Along this line, transcription of ectodermal Wnt6 coincides with the epithelial phase of the somite and early DM, and its subsequent downregulation corresponds to the time of DM dissociation [81]. How do somite and DM cells communicate with the ectoderm from which they are separated by a basement membrane? Recently, it was shown that dynamic filopodia-like protrusions span the subectodermal space overlying the dorsal surface of the somites and contact the ectoderm [94]. These protrusions are actin- and tubulin-positive and require Rac1 for their formation [94]. Since these filopodia exhibit retrograde trafficking of the transmembrane Wnt-receptor Frizzled-7, it is possible that Wnt6 maintains epitheliality of both the somite as well as the early DM sheet. Along this line, the dissociation of the central DM may not occur solely because of downregulation of ectodermal Wnt6, as it was shown to be triggered by FGF8 stemming from the underlying myotome via a Snail1-dependent mechanism [24]. In addition, neurotrophin-3 from the NT was also found to affect DM dissociation and dermis formation [95], and cDermo1 was reported to subsequently mediate epidermal–dermal interactions that lead to feather bud development [96].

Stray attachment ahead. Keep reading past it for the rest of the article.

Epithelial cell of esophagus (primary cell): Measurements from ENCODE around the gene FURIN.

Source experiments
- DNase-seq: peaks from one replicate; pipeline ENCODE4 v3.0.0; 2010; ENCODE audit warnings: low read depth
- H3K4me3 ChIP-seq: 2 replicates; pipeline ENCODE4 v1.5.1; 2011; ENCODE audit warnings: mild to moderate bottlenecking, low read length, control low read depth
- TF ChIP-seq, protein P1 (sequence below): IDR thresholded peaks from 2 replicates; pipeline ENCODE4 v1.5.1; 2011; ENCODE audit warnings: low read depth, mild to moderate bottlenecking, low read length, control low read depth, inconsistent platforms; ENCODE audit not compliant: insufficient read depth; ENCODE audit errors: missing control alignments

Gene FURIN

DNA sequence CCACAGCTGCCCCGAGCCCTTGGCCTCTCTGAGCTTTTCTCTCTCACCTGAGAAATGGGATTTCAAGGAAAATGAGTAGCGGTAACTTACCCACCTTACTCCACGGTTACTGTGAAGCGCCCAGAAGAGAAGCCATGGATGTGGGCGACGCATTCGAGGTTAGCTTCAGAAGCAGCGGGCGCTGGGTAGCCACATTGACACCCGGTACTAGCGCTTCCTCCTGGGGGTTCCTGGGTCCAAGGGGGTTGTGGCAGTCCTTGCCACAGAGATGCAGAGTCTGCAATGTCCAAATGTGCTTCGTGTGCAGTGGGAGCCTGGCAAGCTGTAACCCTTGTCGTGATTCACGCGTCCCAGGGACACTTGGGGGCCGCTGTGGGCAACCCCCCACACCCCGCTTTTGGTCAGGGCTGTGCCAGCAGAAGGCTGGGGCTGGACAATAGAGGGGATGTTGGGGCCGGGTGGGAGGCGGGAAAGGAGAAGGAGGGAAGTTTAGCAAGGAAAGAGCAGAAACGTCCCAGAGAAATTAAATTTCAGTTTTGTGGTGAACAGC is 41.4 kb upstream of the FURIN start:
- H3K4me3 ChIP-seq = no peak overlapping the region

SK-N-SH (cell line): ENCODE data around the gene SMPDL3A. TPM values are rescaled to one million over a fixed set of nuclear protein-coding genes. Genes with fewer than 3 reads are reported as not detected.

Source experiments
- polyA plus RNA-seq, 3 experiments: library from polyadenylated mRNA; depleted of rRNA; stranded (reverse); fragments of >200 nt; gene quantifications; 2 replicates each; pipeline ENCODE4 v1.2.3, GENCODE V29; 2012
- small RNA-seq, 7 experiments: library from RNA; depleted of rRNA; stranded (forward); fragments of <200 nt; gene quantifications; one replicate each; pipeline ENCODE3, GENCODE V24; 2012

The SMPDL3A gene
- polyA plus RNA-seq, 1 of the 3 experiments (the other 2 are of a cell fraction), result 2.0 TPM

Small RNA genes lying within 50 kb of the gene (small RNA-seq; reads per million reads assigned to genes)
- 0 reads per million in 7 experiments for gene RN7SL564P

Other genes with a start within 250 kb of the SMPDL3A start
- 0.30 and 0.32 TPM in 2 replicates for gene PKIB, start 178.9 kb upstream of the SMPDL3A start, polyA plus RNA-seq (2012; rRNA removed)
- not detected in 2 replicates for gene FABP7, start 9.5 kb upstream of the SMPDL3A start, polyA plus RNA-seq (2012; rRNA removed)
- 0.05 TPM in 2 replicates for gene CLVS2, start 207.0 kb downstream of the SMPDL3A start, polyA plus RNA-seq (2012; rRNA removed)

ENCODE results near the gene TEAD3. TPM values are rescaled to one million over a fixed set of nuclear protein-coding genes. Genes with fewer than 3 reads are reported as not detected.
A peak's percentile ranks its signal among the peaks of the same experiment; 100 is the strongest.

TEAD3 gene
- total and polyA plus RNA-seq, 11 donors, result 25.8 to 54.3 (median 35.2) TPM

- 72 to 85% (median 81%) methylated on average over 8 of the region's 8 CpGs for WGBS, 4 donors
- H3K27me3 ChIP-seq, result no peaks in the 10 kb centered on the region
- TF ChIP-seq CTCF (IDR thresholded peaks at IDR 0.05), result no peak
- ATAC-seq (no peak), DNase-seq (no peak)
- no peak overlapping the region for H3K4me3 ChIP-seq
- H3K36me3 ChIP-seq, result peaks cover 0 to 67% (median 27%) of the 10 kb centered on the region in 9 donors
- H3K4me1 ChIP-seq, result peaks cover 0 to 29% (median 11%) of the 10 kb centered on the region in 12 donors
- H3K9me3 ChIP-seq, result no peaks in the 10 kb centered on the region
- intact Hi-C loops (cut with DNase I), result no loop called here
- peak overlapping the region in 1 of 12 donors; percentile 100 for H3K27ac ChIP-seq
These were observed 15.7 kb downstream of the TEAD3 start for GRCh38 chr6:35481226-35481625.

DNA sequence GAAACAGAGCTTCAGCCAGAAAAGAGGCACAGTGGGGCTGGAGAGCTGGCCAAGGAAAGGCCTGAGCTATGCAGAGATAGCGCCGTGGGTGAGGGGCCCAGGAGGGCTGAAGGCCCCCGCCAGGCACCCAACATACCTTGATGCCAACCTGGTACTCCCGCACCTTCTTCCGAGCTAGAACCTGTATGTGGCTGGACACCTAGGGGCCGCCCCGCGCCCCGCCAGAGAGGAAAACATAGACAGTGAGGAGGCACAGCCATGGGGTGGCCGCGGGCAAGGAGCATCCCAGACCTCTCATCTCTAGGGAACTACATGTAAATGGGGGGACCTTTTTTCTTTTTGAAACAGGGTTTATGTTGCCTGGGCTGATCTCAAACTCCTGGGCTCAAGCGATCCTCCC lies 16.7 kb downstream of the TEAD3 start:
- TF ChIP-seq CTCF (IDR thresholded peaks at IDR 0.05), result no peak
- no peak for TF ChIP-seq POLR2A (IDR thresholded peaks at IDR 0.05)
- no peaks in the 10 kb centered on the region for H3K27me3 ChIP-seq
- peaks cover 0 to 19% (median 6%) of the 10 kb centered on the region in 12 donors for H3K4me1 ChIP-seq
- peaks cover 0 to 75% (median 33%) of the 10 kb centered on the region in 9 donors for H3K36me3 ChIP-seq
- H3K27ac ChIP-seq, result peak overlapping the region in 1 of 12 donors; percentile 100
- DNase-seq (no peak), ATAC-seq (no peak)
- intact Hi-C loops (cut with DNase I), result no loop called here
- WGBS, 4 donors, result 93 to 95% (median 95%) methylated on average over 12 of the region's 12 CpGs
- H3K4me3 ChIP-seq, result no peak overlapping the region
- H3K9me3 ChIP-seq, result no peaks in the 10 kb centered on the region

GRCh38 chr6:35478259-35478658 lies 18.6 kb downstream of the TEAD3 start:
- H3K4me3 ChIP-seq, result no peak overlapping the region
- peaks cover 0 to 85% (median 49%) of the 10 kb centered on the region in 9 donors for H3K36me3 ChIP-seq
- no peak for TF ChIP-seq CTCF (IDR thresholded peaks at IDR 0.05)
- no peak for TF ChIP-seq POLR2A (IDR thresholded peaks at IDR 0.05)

EMT of the DM lips is a later process when compared to the central sheet and their behavior depends on the axial level considered. For instance, the ventrolateral edge at brachial and lumbosacral levels of the axis undergoes cell dissociation induced by hepatocyte growth factor/scatter factor stemming from the limb bud mesenchyme and acting through the Met receptor expressed in the ventrolateral DM progenitors. This triggers EMT and cell migration into the limb primordium where appendicular muscles will form [97,98]. At flank levels of the axis, the ventrolateral DM lips generate striated muscle, smooth muscle and endothelium of adjacent blood vessels. However, if interlimb regions are experimentally exposed to hepatocyte growth factor/scatter factor, myoblasts emigrate to colonize ectopically the lateral plate mesoderm, in further confirmation of the role of this factor in cellular EMT [99]. While initially, single lateral DM progenitors “chose” between the two muscle fates, at somewhat later stages, formation of the striated muscle phenotype prevails [15]. Foxc2 and Snail1, specifically expressed in the early lateral lips during the choice period, are both necessary and sufficient for stimulating EMT of lateral DM progenitors as part of the generation of smooth muscle at the expense of striated myotomal cells. Transcription of these genes is stimulated by BMP and Notch signaling which also positively reinforce each other’s activities [14].